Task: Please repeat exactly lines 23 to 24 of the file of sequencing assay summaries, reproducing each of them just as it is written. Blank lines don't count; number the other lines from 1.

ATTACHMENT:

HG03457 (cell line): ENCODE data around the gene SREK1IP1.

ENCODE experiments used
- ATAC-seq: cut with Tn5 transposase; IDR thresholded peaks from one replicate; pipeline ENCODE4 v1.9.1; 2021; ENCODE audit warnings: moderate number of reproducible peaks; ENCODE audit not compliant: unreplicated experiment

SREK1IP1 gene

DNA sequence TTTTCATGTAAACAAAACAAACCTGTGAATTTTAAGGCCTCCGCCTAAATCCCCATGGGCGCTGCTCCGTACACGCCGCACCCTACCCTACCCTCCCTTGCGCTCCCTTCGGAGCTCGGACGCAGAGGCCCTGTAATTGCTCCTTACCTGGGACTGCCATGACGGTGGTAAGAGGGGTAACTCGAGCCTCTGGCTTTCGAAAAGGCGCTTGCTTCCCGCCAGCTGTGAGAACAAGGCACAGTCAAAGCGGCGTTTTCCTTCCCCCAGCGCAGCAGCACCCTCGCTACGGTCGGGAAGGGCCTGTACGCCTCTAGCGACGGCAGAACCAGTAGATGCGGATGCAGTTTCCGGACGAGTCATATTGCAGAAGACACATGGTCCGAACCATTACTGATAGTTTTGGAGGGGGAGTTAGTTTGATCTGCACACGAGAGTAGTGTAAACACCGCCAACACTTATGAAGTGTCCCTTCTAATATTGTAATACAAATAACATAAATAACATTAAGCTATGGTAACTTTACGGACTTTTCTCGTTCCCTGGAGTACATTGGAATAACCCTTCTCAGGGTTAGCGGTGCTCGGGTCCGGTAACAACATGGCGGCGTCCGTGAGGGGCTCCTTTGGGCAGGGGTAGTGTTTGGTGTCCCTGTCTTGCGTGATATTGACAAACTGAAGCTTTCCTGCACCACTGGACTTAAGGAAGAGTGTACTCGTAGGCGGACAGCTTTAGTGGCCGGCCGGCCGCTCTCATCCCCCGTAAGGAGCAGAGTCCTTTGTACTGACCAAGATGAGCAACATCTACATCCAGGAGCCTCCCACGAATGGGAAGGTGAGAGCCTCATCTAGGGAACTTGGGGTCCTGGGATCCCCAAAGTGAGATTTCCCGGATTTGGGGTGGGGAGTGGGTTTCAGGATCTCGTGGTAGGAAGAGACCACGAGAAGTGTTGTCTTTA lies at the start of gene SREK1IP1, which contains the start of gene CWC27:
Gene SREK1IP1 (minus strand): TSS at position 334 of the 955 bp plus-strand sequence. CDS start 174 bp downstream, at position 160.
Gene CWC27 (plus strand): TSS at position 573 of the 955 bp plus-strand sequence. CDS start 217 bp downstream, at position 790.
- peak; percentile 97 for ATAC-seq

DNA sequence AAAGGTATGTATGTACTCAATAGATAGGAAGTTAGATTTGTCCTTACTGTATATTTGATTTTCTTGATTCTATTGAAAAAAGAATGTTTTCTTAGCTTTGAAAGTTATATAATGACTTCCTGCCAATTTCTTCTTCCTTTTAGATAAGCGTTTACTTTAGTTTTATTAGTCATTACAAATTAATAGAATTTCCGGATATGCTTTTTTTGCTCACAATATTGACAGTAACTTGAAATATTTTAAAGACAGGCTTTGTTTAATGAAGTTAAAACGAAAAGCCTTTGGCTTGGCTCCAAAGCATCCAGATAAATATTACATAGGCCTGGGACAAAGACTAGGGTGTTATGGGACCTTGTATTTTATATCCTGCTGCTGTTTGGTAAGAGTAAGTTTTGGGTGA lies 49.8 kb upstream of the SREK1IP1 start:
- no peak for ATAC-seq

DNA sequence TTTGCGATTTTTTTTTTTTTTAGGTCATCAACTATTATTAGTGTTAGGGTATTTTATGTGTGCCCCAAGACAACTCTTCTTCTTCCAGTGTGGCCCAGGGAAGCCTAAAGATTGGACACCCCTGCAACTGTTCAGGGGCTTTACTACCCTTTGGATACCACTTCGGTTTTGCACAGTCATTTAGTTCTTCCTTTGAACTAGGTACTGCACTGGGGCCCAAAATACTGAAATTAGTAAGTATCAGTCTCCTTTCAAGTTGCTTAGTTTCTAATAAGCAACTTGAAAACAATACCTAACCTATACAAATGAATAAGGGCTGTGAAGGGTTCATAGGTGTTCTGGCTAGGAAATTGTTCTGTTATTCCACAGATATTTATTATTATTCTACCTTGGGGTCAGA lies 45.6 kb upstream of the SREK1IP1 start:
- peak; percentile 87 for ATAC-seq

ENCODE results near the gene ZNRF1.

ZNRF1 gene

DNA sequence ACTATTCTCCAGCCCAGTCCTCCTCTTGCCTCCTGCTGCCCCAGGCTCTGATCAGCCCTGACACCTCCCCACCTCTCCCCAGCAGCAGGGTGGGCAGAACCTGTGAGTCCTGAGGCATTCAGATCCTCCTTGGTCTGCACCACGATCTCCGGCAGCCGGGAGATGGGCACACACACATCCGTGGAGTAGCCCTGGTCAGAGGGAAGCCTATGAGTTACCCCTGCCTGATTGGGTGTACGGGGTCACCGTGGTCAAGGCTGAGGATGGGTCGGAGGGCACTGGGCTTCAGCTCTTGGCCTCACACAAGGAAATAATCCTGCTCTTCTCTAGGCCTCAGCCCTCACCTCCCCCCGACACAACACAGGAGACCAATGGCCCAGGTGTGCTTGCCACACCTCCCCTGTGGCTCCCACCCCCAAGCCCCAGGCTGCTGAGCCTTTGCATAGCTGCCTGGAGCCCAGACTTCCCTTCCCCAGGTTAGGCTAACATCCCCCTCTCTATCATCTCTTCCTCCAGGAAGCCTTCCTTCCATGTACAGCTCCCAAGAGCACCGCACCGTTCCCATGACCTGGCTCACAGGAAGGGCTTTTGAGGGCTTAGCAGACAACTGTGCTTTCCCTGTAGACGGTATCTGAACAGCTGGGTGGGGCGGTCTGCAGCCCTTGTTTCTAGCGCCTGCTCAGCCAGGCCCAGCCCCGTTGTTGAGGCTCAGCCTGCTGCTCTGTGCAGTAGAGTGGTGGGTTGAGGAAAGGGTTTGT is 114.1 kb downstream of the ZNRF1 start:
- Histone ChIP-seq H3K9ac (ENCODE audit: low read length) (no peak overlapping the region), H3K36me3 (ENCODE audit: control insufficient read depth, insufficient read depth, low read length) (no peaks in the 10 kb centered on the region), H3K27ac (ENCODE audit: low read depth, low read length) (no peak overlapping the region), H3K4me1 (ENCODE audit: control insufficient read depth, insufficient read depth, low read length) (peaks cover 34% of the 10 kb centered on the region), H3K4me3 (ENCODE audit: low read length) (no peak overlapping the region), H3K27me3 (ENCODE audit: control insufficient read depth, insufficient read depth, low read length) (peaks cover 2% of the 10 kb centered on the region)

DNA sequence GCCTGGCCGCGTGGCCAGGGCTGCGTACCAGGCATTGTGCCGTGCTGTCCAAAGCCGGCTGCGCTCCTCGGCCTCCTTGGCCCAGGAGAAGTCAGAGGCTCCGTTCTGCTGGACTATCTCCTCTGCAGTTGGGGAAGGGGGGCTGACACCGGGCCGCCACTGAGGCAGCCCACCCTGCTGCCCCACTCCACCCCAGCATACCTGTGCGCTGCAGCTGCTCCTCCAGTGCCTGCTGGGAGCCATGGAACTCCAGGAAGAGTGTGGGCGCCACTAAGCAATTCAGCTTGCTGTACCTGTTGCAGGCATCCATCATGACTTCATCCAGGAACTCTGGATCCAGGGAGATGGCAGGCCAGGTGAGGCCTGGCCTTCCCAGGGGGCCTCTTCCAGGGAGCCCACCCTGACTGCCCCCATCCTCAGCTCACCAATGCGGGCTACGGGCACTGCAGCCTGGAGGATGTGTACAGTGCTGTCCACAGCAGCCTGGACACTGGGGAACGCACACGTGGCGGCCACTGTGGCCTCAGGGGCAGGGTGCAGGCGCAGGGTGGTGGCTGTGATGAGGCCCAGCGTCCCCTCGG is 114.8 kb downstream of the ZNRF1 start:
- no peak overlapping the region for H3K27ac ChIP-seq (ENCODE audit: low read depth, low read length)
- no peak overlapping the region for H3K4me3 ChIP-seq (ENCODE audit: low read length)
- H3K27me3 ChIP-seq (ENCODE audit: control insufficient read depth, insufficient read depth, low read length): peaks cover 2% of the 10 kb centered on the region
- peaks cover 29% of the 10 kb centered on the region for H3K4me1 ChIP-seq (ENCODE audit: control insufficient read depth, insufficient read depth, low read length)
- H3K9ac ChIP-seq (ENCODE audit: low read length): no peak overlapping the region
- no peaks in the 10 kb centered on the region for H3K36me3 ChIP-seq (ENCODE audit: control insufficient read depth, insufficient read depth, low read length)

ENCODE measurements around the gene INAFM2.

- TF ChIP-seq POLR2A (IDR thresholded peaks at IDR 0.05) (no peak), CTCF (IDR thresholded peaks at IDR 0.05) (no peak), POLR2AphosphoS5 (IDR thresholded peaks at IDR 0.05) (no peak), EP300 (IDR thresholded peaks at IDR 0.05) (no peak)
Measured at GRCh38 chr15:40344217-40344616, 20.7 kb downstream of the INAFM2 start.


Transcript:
- no peaks in the 10 kb centered on the region for H3K36me3 ChIP-seq (ENCODE audit: control insufficient read depth, insufficient read depth, low read length)

ENCODE measurements around the gene INAFM2.